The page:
One of the advantages of the male species is being able to enjoy your offspring without having to give birth.  During childbirth, we stand by our mates, provide them comfort, and praise our maker for how lucky we are not to have a football sized object expelled from below.  Still, we have not gotten away completely without our share of miseries, for we have prostates.

This little organ is conveniently located near the base of the genitals where its major tasks are to help with the production of sperm and make middle aged males urinate small amounts all night long.  And of course there is the risk of cancer, the subject of this week’s blog.

Prostate cancer is extremely common.  In fact 80% of males by age 80 will have prostate cancer.  Risks of developing this cancer  besides being male and older include family history of prostate cancer and  infrequent orgasms (males should consider asking their significant other for help in reducing this risk) .

Prostate cancer is usually very slow growing.  More males will die with this cancer than from it.  This raises the question of whether treatment provides any advantages at all.  Large studies have had differing results with some showing a modest survival benefit from treating prostate cancer while others have found no significant advantages.  Certain patients with more advanced cancers may benefit but this is unclear.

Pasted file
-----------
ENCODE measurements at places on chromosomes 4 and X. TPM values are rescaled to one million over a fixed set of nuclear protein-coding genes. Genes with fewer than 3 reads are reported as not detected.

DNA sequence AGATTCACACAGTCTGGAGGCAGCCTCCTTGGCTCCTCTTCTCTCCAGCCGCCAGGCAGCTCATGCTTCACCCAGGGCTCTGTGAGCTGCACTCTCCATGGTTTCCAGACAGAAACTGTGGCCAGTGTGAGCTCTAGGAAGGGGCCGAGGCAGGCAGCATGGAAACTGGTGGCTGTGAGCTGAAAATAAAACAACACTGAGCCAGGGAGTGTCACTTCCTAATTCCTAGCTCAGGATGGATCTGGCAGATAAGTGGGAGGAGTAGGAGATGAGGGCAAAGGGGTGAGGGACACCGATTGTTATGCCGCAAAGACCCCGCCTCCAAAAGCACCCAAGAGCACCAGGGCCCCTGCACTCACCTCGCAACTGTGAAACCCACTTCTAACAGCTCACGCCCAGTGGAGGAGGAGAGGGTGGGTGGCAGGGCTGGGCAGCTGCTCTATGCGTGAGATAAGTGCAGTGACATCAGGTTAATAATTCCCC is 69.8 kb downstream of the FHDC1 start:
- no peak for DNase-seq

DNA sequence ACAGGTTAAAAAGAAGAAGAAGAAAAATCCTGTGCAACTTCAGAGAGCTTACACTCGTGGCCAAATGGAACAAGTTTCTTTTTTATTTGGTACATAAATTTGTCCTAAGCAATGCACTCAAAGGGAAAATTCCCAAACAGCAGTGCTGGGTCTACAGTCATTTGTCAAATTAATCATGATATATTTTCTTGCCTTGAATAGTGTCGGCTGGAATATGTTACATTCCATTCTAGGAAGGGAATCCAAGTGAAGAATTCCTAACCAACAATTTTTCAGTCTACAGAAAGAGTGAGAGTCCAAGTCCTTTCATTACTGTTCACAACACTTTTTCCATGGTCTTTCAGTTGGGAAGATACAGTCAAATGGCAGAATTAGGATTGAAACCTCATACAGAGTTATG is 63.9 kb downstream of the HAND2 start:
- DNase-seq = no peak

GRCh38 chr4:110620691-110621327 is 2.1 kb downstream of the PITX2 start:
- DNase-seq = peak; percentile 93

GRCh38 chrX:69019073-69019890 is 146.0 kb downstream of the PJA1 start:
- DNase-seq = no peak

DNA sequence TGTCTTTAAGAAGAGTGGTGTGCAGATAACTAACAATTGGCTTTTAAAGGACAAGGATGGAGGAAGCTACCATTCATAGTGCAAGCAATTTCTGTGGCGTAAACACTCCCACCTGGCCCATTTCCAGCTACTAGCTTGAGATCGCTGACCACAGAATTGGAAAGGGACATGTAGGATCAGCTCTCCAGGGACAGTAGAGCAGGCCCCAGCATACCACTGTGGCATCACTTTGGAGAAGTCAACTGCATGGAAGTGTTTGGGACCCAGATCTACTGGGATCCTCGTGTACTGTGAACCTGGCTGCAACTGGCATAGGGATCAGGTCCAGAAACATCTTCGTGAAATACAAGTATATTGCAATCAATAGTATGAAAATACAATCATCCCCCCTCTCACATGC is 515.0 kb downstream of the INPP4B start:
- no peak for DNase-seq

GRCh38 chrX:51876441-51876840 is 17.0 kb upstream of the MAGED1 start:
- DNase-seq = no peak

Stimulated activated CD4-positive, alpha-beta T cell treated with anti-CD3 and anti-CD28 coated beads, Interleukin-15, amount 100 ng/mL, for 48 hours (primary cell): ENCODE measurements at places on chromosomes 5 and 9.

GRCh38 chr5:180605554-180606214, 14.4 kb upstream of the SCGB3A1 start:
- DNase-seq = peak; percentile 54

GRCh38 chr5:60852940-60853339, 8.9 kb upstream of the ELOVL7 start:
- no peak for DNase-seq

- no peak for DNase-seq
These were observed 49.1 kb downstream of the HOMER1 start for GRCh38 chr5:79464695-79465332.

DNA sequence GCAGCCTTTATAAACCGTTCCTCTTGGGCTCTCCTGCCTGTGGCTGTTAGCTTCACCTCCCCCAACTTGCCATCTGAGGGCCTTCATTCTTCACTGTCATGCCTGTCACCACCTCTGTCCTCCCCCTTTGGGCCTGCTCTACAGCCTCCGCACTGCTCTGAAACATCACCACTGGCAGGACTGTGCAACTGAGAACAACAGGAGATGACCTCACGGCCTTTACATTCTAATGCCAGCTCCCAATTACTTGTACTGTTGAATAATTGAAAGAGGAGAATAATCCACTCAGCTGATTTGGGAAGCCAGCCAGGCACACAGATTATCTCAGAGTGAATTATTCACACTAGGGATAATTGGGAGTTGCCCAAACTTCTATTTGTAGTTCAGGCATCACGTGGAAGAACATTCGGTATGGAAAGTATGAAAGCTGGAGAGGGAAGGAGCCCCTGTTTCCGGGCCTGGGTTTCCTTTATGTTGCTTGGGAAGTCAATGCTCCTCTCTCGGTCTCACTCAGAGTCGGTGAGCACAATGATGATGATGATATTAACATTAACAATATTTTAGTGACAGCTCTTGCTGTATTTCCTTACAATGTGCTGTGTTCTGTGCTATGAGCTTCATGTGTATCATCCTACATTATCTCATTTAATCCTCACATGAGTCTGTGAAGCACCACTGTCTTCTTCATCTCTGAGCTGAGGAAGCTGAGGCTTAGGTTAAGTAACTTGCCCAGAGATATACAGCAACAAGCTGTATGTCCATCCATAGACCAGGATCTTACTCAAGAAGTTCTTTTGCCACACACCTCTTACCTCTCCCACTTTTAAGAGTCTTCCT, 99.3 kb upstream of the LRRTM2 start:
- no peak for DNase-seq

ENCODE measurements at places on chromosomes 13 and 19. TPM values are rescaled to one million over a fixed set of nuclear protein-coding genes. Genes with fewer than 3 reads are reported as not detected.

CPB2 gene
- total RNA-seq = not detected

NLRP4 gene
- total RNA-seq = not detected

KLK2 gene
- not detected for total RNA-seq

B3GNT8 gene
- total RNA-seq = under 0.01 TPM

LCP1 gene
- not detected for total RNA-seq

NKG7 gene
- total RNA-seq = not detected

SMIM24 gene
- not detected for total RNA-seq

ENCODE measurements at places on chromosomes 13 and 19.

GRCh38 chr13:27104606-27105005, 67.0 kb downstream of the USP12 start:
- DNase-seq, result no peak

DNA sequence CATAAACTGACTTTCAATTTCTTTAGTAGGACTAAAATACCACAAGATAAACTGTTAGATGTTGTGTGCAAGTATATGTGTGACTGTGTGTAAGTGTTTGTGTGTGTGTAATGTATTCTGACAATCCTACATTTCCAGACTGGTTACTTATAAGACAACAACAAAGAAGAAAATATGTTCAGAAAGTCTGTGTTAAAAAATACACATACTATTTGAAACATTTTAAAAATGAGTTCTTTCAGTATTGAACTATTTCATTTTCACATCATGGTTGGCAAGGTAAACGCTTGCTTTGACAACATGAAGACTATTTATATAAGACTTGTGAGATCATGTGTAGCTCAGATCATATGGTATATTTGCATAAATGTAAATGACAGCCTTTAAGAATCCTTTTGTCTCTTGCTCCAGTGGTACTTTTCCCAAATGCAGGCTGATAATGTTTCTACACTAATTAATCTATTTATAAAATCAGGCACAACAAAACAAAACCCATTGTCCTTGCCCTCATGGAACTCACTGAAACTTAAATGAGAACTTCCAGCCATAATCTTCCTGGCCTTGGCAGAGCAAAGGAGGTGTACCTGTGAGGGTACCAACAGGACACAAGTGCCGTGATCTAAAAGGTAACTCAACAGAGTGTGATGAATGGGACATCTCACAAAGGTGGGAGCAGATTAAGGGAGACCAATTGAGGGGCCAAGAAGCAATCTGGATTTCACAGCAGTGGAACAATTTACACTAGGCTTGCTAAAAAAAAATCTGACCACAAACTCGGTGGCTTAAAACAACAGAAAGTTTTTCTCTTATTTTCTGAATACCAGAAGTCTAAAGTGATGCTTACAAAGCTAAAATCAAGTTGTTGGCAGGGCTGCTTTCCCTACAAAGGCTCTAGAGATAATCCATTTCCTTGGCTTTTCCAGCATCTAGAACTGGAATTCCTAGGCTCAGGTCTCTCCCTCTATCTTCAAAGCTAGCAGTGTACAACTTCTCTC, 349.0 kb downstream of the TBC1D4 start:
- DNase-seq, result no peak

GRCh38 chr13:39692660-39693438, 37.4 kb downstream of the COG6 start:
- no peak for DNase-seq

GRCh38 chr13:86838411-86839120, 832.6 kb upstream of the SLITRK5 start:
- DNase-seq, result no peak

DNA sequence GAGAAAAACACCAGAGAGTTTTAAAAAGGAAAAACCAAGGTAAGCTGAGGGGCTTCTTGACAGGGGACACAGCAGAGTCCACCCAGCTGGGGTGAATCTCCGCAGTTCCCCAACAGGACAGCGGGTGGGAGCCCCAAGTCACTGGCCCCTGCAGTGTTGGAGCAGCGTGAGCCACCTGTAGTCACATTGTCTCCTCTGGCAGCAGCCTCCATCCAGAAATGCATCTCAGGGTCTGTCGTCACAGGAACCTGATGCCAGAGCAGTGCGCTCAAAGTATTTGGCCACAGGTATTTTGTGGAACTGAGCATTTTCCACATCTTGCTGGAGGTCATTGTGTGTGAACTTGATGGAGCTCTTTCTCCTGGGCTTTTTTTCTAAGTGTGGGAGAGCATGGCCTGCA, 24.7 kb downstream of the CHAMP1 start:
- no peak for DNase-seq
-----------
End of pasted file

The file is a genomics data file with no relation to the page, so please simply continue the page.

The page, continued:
The PSA test, initially touted as the next best thing to apple pie, also confers no great survival advantage.  It does improve detection of the cancer.  However as the cancer detected is often slow growing , the question arises whether early, small cancers should be treated at all. Catch higher analyzing suggestions on gathering.

Treatment options include radical prostatectomy in which the surgeon simply takes out everything in the neighborhood leaving you with the risks of impotence and urinary leakage; radiation or radiation implants or chemotherapy.  None of these sound very pretty. Early disease, which is the type most frequently diagnosed,  has a five year survival of close to 100%.  I would think long and hard in early prostate cancer about treatment and would consider a watch and wait approach.

Exceptions to this of course occur. I encourage you  to ask your doctor for his or her ideas on this subject.